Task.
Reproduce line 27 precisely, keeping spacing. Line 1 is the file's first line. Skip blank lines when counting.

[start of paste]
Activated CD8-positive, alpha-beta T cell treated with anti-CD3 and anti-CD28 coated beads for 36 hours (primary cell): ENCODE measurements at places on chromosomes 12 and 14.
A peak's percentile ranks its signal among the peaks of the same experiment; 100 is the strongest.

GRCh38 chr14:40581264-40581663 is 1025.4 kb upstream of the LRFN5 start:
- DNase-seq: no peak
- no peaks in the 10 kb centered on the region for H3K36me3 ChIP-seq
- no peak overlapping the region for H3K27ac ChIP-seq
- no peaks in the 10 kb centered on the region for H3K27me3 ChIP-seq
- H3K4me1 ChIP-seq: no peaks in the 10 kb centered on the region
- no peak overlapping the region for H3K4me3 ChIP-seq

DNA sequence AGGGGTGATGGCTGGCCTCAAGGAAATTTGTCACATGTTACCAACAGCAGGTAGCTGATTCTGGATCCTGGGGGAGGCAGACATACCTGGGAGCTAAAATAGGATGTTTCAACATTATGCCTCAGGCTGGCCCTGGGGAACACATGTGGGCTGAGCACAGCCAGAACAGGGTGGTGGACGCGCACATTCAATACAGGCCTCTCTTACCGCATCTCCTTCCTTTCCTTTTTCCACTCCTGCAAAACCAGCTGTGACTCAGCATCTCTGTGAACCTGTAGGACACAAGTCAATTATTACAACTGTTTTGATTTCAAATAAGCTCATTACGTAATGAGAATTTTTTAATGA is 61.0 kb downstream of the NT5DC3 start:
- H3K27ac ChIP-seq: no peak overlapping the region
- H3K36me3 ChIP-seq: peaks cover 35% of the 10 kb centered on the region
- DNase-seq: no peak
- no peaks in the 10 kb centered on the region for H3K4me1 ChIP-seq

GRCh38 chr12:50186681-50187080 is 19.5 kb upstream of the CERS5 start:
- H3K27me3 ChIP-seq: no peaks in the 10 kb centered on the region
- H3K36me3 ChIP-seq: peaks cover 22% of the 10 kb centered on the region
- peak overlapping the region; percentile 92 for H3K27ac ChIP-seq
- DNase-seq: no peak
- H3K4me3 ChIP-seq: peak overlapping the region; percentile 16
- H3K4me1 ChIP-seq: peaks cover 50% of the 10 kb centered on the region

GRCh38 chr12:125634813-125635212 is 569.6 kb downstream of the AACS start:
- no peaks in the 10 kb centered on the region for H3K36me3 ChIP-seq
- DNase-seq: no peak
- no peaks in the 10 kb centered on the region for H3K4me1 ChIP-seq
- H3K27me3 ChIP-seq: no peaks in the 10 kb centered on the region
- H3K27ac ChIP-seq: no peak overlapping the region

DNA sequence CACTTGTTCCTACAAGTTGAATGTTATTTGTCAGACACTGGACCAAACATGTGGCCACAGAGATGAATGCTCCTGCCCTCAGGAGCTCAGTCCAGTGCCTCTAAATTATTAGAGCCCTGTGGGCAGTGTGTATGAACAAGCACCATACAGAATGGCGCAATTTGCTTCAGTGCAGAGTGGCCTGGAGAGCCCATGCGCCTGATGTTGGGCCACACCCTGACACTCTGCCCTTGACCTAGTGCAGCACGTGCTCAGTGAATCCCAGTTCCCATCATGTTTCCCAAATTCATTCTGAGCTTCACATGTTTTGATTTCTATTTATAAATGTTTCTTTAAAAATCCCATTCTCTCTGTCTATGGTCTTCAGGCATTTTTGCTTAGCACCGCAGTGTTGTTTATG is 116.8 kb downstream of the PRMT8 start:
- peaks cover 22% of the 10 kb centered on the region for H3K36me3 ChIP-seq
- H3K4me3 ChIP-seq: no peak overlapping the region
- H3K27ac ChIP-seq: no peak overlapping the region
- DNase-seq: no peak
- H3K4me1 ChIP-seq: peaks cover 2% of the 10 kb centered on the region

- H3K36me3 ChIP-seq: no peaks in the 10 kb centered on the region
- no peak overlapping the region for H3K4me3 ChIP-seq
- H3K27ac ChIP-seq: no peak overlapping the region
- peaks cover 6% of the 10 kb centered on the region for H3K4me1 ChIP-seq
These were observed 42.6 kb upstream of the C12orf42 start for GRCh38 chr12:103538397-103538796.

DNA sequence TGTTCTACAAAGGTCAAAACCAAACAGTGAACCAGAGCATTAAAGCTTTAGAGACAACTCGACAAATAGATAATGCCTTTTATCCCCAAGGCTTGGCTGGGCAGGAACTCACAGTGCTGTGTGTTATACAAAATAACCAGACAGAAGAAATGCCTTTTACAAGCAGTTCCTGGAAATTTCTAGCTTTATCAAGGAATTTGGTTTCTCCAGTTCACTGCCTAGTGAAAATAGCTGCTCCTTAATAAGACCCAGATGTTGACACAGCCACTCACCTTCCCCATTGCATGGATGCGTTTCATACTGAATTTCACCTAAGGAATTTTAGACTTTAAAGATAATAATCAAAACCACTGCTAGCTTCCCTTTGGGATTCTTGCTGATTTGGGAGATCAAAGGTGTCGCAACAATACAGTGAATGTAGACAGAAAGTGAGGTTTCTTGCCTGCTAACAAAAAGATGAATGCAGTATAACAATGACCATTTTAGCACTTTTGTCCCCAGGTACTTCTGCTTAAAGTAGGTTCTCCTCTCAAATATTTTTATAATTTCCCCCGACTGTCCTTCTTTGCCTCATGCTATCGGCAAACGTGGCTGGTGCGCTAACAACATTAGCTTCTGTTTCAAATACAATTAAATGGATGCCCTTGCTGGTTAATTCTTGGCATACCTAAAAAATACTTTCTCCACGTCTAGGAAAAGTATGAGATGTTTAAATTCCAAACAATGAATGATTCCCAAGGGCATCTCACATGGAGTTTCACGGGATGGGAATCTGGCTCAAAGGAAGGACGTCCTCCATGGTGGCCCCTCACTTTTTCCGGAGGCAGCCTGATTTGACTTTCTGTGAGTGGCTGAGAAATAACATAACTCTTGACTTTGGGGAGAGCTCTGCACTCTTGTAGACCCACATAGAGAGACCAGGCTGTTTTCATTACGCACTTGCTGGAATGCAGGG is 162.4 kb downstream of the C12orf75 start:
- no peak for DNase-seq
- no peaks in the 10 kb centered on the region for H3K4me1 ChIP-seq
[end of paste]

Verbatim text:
- H3K27ac ChIP-seq: no peak overlapping the region